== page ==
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J Consult Clin Psychol. 1989 Dec;57(6):710-8.

The role of early aggressive behavior in the frequency, seriousness, and types of later crime.


This study reports on the relation between aggressive behavior at early school age and later delinquent activities of 1,027 subjects (517 boys and 510 girls) prospectively followed from late childhood to adulthood. The research group was a fairly unbiased age sample of children, covering most of the range of social and psychological upbringing conditions for 10-year-old children in a Swedish community. Aggressiveness was measured by teacher ratings at ages 10 and 13 years. Delinquency, defined as registered lawbreaking, was covered through age 26. There was a strong connection between both the aggressiveness ratings at ages 10 and 13 and adult delinquency for boys, with the majority of delinquents and recidivists being recruited from the early-aggressive boys. High ratings of aggressiveness were characteristic of boys who later committed violent crimes and damage to public property and generally of subjects with a diversified offense pattern. Aggressiveness was not predictive of later crime for girls until they reached the age of 13. For both sexes the relation between aggressiveness and crime was to a large extent independent of intelligence and family education. The possibility of making individual prognoses and the role of aggressiveness for the sexes are discussed.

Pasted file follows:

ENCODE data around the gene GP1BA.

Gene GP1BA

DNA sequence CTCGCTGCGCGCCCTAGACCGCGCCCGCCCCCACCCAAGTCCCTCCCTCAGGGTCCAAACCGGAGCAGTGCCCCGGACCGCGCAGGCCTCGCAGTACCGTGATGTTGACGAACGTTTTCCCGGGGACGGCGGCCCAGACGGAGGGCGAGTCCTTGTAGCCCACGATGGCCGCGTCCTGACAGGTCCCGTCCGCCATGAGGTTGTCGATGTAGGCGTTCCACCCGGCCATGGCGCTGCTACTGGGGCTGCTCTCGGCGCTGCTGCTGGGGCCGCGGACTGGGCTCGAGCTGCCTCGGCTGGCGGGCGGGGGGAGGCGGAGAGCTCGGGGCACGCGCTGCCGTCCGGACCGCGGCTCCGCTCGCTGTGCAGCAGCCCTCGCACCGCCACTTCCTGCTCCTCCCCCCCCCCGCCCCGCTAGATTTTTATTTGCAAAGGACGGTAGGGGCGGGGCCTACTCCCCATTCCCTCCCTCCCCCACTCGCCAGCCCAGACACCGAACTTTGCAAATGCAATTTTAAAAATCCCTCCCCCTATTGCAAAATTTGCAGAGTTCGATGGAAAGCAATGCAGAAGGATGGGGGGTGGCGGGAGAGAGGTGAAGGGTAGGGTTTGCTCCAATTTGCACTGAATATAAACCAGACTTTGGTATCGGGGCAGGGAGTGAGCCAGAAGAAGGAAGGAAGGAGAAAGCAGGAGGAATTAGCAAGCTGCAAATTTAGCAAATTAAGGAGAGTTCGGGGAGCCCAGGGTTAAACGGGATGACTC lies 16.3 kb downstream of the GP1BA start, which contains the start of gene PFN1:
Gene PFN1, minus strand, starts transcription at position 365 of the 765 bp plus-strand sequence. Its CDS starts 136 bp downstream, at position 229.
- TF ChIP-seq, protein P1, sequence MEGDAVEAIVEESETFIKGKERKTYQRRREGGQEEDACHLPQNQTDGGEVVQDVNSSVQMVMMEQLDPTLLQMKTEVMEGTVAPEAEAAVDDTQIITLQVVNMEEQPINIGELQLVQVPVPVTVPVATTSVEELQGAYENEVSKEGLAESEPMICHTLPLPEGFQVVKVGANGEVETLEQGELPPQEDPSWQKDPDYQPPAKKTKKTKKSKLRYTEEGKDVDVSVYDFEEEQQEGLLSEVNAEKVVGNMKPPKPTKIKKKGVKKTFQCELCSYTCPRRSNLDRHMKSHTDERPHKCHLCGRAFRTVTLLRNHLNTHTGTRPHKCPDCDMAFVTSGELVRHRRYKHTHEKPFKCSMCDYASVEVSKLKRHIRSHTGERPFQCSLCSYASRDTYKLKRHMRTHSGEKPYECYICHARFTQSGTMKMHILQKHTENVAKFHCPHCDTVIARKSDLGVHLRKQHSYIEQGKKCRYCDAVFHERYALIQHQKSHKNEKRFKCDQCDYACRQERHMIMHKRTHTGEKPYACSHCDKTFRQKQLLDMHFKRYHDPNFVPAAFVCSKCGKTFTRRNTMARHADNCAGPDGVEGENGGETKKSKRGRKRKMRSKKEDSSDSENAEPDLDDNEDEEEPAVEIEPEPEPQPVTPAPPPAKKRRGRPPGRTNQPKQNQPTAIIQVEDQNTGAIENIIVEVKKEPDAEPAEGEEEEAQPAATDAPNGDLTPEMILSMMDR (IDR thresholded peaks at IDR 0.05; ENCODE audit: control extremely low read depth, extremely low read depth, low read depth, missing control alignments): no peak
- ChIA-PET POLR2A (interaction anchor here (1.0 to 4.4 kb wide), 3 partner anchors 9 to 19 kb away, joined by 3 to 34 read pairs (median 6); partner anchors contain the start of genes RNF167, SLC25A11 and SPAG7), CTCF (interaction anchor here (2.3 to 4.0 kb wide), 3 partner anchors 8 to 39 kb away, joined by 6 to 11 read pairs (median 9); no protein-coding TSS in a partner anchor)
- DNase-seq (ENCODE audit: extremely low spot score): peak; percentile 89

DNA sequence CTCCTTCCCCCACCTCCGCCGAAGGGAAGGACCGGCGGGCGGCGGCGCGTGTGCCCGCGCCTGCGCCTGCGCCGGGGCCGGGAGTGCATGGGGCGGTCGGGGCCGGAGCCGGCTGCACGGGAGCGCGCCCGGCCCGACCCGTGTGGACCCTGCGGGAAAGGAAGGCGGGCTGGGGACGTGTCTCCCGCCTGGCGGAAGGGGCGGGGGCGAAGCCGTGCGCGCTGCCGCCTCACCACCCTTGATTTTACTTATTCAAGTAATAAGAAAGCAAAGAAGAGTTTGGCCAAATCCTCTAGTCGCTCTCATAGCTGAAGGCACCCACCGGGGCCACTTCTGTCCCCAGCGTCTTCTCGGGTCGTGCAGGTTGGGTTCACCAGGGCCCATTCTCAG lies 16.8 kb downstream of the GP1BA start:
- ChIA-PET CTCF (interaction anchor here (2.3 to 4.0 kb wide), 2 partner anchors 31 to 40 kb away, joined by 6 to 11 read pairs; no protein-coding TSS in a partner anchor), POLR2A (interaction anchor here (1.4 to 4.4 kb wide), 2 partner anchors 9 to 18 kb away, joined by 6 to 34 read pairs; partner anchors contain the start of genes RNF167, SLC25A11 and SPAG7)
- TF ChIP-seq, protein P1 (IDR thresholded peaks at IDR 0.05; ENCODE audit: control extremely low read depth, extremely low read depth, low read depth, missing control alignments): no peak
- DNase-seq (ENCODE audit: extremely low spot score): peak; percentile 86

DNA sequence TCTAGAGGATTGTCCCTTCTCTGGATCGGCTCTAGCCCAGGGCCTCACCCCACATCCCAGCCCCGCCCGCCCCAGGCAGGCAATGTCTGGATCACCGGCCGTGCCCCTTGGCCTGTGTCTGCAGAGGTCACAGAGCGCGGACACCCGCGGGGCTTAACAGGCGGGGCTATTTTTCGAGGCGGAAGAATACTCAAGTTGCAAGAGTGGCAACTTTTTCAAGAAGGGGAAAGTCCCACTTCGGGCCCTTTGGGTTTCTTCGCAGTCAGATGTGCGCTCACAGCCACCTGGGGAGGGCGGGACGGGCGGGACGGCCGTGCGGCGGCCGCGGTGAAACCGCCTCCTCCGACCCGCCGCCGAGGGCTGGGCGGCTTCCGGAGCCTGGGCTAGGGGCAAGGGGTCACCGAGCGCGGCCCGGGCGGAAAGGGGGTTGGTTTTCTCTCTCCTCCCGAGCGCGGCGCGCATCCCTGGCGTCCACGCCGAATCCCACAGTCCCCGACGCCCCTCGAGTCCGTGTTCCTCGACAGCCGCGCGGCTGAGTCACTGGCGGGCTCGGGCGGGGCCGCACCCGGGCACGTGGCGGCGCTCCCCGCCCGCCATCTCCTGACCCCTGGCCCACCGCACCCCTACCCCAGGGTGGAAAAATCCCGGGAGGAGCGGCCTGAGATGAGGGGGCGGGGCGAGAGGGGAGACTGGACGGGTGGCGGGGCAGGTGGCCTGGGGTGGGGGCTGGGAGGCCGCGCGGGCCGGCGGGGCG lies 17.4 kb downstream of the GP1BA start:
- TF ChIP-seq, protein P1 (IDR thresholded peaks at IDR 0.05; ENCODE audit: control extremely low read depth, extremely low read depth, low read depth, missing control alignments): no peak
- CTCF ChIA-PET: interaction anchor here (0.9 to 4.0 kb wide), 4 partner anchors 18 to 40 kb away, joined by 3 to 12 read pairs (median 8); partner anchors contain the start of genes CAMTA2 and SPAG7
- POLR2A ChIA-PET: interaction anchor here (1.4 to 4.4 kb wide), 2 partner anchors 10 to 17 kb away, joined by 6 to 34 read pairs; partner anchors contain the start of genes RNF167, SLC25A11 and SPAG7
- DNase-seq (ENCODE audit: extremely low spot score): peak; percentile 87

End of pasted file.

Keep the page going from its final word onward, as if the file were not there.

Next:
[Indexed for MEDLINE]

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